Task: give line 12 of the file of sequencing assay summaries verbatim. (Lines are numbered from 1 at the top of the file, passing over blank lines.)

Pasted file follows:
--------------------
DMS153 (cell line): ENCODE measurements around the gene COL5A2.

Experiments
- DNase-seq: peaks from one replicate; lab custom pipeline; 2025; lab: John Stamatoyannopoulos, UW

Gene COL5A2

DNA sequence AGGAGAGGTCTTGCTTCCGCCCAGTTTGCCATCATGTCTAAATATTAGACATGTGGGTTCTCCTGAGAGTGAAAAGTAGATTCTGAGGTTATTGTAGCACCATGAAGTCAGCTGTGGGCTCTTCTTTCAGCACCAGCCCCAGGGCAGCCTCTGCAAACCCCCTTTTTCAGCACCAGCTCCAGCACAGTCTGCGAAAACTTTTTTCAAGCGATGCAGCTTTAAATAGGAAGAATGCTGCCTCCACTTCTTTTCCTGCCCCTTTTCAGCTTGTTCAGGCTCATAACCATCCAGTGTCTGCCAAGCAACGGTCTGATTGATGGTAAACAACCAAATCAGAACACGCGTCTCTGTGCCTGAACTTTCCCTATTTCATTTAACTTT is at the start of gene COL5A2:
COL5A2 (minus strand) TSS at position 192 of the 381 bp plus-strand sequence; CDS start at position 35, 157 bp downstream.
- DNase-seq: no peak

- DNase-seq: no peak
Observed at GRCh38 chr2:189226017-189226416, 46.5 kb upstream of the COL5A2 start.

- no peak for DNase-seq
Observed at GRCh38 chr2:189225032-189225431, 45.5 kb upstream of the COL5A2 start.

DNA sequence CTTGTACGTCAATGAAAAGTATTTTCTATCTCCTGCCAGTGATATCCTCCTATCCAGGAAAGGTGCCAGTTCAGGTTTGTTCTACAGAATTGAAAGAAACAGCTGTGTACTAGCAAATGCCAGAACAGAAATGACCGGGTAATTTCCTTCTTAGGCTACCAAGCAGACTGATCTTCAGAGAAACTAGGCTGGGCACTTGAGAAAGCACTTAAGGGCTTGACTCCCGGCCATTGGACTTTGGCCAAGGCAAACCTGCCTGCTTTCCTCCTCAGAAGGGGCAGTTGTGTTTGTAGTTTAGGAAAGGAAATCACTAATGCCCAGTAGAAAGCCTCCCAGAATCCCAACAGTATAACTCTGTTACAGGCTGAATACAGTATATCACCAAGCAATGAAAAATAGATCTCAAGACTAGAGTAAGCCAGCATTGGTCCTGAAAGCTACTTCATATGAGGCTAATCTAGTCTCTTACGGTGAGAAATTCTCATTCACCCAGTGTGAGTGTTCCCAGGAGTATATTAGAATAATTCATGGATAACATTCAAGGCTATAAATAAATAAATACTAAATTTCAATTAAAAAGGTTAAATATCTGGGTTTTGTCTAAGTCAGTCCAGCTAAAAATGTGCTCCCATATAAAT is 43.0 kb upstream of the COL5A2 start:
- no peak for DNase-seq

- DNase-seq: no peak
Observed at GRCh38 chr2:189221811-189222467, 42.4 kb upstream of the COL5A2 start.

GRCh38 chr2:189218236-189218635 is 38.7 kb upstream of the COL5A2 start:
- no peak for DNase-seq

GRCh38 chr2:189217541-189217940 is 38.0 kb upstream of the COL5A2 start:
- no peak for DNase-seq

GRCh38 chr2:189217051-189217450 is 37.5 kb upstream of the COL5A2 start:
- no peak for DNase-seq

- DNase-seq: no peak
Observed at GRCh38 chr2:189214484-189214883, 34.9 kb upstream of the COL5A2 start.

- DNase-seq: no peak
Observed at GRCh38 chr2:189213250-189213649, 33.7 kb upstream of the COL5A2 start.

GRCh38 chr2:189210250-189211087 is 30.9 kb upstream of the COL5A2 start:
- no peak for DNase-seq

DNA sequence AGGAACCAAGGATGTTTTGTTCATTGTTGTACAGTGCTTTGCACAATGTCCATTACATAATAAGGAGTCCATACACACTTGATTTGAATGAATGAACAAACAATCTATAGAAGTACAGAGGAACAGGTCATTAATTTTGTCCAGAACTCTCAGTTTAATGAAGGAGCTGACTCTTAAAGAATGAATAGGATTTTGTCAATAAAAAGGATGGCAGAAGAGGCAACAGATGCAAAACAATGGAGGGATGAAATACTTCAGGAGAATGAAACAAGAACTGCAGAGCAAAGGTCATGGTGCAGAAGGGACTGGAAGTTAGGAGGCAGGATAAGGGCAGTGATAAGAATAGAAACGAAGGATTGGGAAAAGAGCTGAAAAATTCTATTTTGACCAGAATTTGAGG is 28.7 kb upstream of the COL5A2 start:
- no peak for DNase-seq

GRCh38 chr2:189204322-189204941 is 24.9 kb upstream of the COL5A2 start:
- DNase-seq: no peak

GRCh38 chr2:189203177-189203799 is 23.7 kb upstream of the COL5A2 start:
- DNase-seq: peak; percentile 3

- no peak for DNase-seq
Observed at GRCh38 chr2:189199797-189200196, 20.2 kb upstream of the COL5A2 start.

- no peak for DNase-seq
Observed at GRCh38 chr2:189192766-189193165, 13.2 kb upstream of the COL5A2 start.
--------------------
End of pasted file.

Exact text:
DNA sequence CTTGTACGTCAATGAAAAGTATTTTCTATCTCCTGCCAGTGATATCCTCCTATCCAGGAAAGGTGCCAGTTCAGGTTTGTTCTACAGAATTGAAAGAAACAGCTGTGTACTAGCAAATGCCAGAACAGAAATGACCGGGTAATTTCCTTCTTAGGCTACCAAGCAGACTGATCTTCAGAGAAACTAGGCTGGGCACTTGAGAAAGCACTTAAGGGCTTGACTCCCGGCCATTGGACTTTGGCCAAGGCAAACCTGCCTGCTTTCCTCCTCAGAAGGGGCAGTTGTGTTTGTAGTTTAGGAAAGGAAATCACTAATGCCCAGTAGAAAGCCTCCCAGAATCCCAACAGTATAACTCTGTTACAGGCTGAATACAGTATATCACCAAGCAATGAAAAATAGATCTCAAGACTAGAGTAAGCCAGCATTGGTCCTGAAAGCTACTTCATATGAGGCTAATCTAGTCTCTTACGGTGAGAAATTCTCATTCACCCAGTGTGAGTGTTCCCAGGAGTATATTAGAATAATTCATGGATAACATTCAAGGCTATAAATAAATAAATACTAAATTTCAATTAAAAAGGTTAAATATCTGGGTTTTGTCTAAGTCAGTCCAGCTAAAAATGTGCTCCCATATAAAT is 43.0 kb upstream of the COL5A2 start: